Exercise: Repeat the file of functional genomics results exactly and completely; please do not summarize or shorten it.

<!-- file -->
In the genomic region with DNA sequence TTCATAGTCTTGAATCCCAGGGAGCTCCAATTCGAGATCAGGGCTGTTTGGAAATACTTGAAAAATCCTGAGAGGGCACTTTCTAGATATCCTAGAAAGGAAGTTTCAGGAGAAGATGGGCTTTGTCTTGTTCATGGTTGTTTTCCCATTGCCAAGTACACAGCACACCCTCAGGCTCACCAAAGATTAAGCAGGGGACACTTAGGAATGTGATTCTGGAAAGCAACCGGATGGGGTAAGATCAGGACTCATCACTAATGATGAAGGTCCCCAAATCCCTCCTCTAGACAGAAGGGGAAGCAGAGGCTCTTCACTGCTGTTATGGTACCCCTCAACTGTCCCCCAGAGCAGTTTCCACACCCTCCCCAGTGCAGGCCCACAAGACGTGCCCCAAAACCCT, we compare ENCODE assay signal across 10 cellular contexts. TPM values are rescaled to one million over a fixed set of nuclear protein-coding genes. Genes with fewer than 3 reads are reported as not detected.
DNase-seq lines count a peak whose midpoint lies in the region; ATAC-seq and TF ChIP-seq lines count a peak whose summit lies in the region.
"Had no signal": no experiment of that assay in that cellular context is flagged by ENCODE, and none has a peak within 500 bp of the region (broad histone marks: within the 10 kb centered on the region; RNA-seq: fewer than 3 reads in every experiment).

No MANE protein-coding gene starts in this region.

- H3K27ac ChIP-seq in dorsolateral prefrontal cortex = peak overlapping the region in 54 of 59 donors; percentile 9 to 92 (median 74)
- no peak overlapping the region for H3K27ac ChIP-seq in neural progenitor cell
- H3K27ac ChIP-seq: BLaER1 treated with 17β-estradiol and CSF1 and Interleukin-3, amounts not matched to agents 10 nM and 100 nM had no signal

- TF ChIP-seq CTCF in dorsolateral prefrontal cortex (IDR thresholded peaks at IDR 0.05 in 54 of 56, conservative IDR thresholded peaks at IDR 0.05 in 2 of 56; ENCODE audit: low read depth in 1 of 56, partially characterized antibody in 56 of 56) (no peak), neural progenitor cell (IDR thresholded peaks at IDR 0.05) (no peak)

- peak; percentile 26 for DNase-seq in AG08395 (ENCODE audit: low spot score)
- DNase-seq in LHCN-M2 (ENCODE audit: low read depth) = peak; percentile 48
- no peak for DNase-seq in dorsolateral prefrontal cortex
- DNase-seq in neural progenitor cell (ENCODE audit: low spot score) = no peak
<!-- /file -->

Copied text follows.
In the genomic region with DNA sequence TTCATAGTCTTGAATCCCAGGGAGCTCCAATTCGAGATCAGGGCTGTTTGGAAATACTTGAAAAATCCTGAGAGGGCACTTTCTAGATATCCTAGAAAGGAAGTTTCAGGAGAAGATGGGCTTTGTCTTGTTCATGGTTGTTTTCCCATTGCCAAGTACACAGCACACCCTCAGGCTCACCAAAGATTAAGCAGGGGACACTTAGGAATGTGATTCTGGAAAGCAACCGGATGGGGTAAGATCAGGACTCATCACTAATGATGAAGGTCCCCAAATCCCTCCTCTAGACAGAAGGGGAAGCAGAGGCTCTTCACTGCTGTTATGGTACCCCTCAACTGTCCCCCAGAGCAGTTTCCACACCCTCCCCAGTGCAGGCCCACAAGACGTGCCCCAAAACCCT, we compare ENCODE assay signal across 10 cellular contexts. TPM values are rescaled to one million over a fixed set of nuclear protein-coding genes. Genes with fewer than 3 reads are reported as not detected.
DNase-seq lines count a peak whose midpoint lies in the region; ATAC-seq and TF ChIP-seq lines count a peak whose summit lies in the region.
"Had no signal": no experiment of that assay in that cellular context is flagged by ENCODE, and none has a peak within 500 bp of the region (broad histone marks: within the 10 kb centered on the region; RNA-seq: fewer than 3 reads in every experiment).

No MANE protein-coding gene starts in this region.

- H3K27ac ChIP-seq in dorsolateral prefrontal cortex = peak overlapping the region in 54 of 59 donors; percentile 9 to 92 (median 74)
- no peak overlapping the region for H3K27ac ChIP-seq in neural progenitor cell
- H3K27ac ChIP-seq: BLaER1 treated with 17β-estradiol and CSF1 and Interleukin-3, amounts not matched to agents 10 nM and 100 nM had no signal

- TF ChIP-seq CTCF in dorsolateral prefrontal cortex (IDR thresholded peaks at IDR 0.05 in 54 of 56, conservative IDR thresholded peaks at IDR 0.05 in 2 of 56; ENCODE audit: low read depth in 1 of 56, partially characterized antibody in 56 of 56) (no peak), neural progenitor cell (IDR thresholded peaks at IDR 0.05) (no peak)

- peak; percentile 26 for DNase-seq in AG08395 (ENCODE audit: low spot score)
- DNase-seq in LHCN-M2 (ENCODE audit: low read depth) = peak; percentile 48
- no peak for DNase-seq in dorsolateral prefrontal cortex
- DNase-seq in neural progenitor cell (ENCODE audit: low spot score) = no peak